"Jeter is an exhilarating writer who always seems to have another rabbit to pull out of his hat....[He] accomplishes his goal of updating the genre, and he does so with commendable energy and imagination."
--"The New York Times Book Review"
"A master of dark visions, Jeter delivers his most...ambitious book to date....an SF equivalent, perhaps, of The Name of the Rose."
--"Publishers Weekly"

"From the Paperback edition."

Product details

  • Format: Kindle Edition
  • File Size: 1359 KB
  • Print Length: 498 pages
  • Publisher: Gateway (8 Dec. 2011)
  • Sold by: Amazon Media EU S.à r.l.
  • Language: English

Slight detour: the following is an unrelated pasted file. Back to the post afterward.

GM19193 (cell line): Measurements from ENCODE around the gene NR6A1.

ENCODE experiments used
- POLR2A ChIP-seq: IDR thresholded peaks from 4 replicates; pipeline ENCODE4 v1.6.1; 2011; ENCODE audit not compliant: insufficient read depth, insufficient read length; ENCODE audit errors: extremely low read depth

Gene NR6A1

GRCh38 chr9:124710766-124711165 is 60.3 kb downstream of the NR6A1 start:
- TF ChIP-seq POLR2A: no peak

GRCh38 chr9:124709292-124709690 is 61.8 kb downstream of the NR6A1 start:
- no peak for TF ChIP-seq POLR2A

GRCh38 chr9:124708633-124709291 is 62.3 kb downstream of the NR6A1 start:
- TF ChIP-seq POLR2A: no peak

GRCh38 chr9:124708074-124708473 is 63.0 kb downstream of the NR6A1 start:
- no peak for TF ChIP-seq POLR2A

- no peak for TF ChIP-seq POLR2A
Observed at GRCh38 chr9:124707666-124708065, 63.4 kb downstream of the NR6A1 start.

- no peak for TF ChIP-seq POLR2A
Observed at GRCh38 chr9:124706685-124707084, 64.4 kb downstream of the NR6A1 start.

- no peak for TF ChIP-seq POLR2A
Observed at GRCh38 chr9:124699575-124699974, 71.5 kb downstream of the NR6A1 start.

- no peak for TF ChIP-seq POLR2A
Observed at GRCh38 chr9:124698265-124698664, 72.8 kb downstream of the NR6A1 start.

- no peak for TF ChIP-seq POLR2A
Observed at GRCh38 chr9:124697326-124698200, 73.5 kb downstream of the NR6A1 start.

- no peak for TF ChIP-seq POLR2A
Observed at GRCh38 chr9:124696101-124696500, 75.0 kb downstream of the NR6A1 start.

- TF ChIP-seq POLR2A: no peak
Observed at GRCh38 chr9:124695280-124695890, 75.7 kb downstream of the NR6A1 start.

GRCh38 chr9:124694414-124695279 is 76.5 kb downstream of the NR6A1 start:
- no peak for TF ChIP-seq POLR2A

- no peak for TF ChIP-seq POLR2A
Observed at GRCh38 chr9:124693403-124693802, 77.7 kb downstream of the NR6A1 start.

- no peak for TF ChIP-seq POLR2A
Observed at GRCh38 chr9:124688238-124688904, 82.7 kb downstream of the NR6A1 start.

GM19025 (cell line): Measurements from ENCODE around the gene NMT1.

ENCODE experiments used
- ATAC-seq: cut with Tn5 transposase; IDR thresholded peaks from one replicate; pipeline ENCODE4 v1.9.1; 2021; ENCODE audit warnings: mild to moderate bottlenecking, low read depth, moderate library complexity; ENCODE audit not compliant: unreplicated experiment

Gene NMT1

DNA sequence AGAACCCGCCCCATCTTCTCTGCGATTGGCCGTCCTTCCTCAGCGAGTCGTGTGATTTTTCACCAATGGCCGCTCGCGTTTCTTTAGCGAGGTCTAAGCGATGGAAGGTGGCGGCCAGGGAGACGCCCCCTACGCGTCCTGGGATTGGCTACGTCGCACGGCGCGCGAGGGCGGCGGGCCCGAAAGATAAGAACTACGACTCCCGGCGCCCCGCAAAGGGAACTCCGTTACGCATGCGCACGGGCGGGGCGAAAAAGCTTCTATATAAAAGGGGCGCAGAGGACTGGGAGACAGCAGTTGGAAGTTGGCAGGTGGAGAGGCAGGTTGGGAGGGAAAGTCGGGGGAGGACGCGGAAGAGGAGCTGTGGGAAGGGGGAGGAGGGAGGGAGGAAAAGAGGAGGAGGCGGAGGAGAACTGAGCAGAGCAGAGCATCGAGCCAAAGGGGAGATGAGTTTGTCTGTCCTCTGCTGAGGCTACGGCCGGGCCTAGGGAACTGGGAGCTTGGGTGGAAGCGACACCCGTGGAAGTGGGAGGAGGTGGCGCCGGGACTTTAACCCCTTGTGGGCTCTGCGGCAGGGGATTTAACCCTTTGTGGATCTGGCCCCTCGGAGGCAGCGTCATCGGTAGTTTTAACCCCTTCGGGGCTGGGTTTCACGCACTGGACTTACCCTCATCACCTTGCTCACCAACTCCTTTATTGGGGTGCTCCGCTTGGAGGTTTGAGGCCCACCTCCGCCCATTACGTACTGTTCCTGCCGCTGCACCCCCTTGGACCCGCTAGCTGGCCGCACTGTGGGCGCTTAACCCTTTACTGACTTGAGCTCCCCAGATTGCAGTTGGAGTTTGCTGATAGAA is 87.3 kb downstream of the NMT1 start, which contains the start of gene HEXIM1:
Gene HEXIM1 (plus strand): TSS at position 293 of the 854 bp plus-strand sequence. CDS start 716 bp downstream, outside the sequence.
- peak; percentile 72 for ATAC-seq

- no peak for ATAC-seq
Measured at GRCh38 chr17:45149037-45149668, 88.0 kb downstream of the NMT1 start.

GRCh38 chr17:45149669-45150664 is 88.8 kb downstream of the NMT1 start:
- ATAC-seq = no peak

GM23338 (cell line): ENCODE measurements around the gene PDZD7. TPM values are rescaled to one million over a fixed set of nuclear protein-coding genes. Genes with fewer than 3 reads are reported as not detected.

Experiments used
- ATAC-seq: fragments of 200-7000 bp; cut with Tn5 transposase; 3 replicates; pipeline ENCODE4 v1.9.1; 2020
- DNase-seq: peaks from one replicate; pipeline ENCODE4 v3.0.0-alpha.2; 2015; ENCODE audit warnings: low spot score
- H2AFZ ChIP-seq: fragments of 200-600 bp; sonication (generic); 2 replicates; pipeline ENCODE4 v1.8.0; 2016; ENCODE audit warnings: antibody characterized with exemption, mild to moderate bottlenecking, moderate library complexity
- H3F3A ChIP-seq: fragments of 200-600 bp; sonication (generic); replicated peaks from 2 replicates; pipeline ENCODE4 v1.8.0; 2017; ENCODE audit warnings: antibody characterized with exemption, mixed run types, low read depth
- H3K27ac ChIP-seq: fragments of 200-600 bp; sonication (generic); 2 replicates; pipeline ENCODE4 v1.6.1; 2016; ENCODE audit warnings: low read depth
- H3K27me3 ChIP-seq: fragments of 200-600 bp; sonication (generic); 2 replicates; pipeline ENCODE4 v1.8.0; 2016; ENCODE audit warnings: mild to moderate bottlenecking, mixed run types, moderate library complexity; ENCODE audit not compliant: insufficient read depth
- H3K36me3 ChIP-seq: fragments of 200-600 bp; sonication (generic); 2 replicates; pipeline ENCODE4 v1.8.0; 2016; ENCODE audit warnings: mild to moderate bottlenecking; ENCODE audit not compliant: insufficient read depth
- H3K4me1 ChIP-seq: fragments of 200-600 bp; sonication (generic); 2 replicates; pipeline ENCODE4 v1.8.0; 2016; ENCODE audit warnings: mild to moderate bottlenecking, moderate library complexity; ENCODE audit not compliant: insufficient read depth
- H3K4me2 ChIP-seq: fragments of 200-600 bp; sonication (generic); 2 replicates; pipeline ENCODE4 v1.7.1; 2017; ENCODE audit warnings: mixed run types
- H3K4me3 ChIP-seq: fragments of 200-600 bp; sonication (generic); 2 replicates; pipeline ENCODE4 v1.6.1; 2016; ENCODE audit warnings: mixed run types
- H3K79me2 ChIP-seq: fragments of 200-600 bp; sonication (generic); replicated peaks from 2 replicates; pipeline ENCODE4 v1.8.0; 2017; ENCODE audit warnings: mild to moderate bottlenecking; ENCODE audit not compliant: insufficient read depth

• Text-to-Speech: Enabled
  • X-Ray:
  • Word Wise: Enabled
  • Enhanced Typesetting: Enabled
  • Average Customer Review: 3.0 out of 5 stars 2 customer reviews
  • Amazon Bestsellers Rank: #601,500 Paid in Kindle Store (See Top 100 Paid in Kindle Store)
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Customer Reviews

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Top Customer Reviews

Format: Hardcover
Jeter excells himself yet again in this fast paced SciFi/thriller.
Set in a capitalist, corporation gone mad future we see our main charecter McNihill pitting his wits against Harrisch, the head of a large multinational whose aim is to control everything in the gloss.
This book is a fantastic read for SciFi fans, and is definately for those interested in conspiracy, comsumerism and capitalism gone mad!
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Format: Paperback Verified Purchase